cd /home/QtPalmtop/lib/fonts
for i in `ls`
do if test -L %i
 then echo Skipping $i
 else echo Moving $i
   mv $i /hdd3/QtPalmtop/lib/fonts
   ln -s  /hdd3/QtPalmtop/lib/fonts/$i $i

Cut and paste the above into a file (I've called it mvfont) and put it in /usr/local/bin. Remember to chmod +x mvfont and run it everytime you install a font.

These are the additional font families I have installed on my Zaurus:

  • FreeMonoFont
  • FreeSansFont
  • FreeSerifFont
  • LiberationMonoFont
  • LiberationSansFont
  • LiberationSerifFont
  • ebsup
  • efont16
  • efont24
  • shnm16
  • shnm16m
  • Verdana
  • unifont

That's probably more fonts that you will ever need. Warning: Installing lots of fonts will cause the Terminal program to take a long time to start.

Optional - Accesories for the Zaurus

Here are some accessories you may want to consider for the Zaurus. None are absolutely required but they are useful.

  • Spare AC charger. The Zaurus AC adapter plug is compatible with a Sony Playstation PSP and also the Toshiba Gigabeat F/X players (and probably lots of other Japanese electronic devices), so any charger built for those devices will work on the Zaurus.
  • Car charger. You can often buy a PSP accessories pack that includes a car charger. This will work on the Zaurus.
  • USB charge cable. Again, you can often find a cable included in some PSP accessories packs that allows you to charge the Zaurus from a USB port. Very useful. With this cable, you can use any USB charger as a Zaurus charger.
  • USB host cable. Or, more specifically, a USB Mini A to Mini B cable. This will allow you to plug a USB hard disk to your Zaurus. Note, it doesn't mount the USB hard disk automatically - you need to either mount it manually or write an auto-mount script.
  • Case. You need to be imaginative. Look around for cases that are roughly the same shape as a Zaurus. Some digital camera cases may fit quite well. Otherwise, some Nintendo DS lite cases may also fit. I ended up finding a cloth case that was almost exactly the size of my Zaurus.
  • Screen protector. I couldn't find any that are specifically made for the Zaurus. I recommend buying one for the HP 4700 iPaq PDA (4" screen) and cutting it to size.
  • CF Wi-Fi card. This allows you to surf the Internet from a Wi-Fi hotspot. I bought an AmbiCom WL1100C-CF, and it works great without any special drivers or installation other than just plugging it into my Zaurus.
  • CF GPS receiver. This allows you to use your Zaurus in Japan and it will show you your current location on the atlas. I bought an el-cheapo CF GPS card from ebay and it worked, but took a long time to fix the position.
  • CF Bluetooth card. Allows your Zaurus to work as a Bluetooth device. Requires additional software to be loaded, so I don't recommend this.

Optional - Upgrade your 6GB hard disk to a high capacity Compact Flash card

If you are planning to store lots of audio and video on your Zaurus, you will find that the inbuilt 6GB hard disk will not be nearly enough. Fortunately, since the 6GB hard disk is a standard Compact Flash MicroDrive, you can replace it with a higher capacity MicroDrive or even flash memory. At the time of writing, 32GB CF cards are becoming available, at very reasonable prices. 64GB CF cards are coming soon, which will allow you to throw away your iPod (!).

But before you do the physical replacement, make sure you have formatted the replacement CF drive correctly first. Zaurus expects three partitions on the CF drive, so the default formatting that came with your CF card will not be suitable. The following instructions assume you are familiar with using Unix/Linux from the command line.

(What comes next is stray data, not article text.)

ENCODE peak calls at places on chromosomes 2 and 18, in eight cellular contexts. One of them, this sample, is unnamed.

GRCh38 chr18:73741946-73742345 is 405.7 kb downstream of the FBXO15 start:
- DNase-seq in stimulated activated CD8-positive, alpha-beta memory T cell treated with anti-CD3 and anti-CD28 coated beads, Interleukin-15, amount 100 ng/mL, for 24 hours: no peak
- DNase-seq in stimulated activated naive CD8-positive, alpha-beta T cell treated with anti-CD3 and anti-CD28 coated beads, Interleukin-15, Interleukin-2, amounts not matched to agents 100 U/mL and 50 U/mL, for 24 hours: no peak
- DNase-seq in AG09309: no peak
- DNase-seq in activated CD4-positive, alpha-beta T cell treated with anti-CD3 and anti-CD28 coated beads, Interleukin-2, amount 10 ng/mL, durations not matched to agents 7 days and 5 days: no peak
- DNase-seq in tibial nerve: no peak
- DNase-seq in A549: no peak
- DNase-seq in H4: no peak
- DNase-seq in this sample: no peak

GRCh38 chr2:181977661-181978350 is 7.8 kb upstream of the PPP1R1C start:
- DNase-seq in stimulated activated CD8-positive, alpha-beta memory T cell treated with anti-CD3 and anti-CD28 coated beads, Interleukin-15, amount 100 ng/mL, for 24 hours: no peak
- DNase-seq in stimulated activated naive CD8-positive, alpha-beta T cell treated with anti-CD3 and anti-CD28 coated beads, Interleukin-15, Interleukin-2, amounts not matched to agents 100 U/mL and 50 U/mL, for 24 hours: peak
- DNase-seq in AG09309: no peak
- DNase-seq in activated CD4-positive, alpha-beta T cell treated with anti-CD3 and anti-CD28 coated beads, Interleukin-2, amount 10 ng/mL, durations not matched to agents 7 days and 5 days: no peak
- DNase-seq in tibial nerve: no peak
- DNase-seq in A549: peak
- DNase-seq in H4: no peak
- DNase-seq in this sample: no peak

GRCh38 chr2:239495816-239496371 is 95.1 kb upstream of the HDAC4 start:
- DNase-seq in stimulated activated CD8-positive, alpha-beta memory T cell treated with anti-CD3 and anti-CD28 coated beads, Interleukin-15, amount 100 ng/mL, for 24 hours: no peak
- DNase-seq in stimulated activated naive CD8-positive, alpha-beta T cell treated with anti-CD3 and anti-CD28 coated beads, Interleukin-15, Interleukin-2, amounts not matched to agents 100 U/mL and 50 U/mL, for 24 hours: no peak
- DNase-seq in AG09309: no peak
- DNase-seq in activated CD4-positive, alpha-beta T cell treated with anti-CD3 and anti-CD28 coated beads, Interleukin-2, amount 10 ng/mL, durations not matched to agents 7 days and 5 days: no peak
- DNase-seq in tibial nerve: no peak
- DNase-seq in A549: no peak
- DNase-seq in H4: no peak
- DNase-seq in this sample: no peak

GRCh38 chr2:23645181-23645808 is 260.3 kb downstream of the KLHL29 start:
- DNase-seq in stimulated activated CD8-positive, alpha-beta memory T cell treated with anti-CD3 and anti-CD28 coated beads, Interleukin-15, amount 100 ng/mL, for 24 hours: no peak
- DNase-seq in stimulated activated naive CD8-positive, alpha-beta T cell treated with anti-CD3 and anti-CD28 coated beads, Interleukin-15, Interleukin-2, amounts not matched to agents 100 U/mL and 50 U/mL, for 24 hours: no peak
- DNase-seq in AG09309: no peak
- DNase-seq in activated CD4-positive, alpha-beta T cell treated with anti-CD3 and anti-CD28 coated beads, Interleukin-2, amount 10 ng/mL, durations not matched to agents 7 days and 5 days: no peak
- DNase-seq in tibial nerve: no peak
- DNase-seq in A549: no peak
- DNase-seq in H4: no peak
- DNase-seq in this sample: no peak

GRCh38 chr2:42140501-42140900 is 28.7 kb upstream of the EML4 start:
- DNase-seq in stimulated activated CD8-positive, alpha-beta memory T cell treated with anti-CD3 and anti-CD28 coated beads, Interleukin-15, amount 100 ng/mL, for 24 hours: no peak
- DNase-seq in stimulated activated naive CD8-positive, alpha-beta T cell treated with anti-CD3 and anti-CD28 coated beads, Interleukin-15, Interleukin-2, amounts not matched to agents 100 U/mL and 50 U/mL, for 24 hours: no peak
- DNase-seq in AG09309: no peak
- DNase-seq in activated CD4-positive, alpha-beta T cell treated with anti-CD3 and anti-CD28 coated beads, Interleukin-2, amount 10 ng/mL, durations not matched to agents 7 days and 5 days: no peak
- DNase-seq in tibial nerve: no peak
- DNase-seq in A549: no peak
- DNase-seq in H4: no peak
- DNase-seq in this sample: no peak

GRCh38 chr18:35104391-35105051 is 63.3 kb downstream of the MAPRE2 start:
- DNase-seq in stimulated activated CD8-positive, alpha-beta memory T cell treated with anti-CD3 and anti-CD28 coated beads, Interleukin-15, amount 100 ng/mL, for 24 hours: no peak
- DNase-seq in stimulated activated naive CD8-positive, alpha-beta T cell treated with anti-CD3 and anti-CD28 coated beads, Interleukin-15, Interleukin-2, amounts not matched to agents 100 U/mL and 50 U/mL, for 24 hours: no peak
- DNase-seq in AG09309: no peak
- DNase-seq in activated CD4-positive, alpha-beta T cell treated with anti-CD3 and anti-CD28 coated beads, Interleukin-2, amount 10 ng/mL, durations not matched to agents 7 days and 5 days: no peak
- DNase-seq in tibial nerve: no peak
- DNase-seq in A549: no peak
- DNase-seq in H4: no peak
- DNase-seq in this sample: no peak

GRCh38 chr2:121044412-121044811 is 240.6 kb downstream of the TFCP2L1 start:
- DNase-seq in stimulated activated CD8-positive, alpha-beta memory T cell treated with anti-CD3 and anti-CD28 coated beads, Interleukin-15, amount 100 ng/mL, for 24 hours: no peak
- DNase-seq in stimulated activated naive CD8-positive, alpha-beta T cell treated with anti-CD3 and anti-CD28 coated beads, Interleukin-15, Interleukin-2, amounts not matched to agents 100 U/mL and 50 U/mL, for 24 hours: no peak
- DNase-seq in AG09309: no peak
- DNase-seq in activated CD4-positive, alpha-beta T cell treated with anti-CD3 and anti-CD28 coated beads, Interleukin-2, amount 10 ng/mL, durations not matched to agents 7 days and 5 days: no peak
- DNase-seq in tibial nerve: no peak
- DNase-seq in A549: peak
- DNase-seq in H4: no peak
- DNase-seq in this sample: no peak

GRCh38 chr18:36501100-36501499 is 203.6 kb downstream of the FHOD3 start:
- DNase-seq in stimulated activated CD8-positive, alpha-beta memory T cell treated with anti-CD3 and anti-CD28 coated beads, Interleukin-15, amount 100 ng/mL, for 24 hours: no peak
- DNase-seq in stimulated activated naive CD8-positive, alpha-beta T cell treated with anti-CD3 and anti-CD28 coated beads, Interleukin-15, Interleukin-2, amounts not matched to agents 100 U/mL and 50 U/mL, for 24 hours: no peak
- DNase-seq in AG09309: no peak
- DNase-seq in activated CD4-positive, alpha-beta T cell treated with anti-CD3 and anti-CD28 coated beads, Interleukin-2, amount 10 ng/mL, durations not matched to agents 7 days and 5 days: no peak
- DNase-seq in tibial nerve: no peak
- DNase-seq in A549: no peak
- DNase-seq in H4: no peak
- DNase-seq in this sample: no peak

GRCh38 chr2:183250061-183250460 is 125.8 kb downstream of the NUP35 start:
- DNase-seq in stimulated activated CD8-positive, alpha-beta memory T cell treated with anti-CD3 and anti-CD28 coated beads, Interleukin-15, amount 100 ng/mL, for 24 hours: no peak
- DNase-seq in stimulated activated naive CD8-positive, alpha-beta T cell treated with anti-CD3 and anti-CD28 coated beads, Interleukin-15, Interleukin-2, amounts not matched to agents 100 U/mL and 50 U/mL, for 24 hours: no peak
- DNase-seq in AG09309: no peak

1. Insert the CF card into the Zaurus. The CF card will be automatically mounted as /mnt/cf.
  2. Run Terminal (タミーナル).
  3. su
  4. umount /mnt/cf (Unmount the default partition)
  5. fsck /dev/hdc
  6. Delete the default partition (d1). Then create three new partitions (the first two should be around 10MB in size and have a partition type of 83 in hex) - larger is okay but serves no purpose, the third should consume the remaining capacity of the card and have a partition type of C in hex).
  7. Run the following script:
    mke2fs -j /dev/hdc1
    e2fsck -p /dev/hdc1
    mke2fs -j /dev/hdc2
    e2fsck -p /dev/hdc2
    mkfs.vfat -F 32 /dev/hdc3
    mkdir /mnt/tmp
    mount -o noatime /dev/hdc1 /mnt/tmp
    cp -a /hdd1/* /mnt/tmp
    umount /mnt/tmp
    mount -o noatime /dev/hdc2 /mnt/tmp
    cp -a /hdd2/* /mnt/tmp
    umount /mnt/tmp
    mount -t vfat -o noatime,umask=000,iocharset=utf8 /dev/hdc3 /mnt/tmp
    cp -a /hdd3/* /mnt/tmp
    umount /mnt/tmp
    rmdir /mnt/tmp

Now your CF card should contain an exact copy of everything in the 6GB hard drive, and you should be able to swap it with no problems. The instructions for replacing the hard drive are quite complicated, but doable (I successfully followed the instructions here).

Everything is all installed and set up - how do I really use the Zaurus for learning Japanese?

Well, the sky is the limit, since the Zaurus is in fact a computer. Here are some suggestions:

  • Download or create vocabulary lists, dialogues, sentence patterns, ... and convert them to Word, Excel, Portabase, PDF, HTML ... and read them on the Zaurus.
  • Download audio files of podcasts, dialogues (from CDs, or Internet) and play them back on the Zaurus.
  • Download video files and play them back on the Zaurus.
  • Use the dictionary to look up words.
  • Practice your Japanese handwriting by using the pen to create text. Use an editor like Hancom Word or Zeditor.
  • Find Japanese place names and train stations on the built in atlas and timetable tools.

Here are examples of Japanese learning materials you can download to the Zaurus: